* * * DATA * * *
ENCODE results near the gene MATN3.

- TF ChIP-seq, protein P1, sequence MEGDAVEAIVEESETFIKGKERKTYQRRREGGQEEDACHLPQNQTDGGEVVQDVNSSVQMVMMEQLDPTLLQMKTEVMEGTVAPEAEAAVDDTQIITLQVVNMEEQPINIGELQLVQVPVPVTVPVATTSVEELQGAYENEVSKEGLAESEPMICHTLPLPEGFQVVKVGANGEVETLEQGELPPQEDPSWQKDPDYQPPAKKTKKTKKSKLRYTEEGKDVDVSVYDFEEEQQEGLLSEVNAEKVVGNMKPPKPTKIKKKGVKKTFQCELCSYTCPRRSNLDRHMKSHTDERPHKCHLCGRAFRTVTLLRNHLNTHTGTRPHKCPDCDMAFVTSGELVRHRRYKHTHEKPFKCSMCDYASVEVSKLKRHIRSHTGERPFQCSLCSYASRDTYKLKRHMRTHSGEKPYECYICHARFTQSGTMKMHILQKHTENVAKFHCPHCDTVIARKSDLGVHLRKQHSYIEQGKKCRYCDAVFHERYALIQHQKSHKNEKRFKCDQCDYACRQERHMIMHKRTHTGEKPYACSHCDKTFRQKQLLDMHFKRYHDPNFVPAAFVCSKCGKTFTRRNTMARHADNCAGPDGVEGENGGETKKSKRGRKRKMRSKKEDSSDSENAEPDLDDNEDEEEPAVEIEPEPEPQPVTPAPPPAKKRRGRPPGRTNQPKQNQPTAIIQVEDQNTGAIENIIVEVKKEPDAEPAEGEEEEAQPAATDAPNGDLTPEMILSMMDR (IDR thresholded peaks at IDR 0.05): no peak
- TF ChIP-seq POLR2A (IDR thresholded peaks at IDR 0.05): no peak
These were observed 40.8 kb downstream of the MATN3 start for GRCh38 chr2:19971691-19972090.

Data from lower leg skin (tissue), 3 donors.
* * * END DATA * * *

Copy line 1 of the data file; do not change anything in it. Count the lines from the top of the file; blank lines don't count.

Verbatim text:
ENCODE results near the gene MATN3.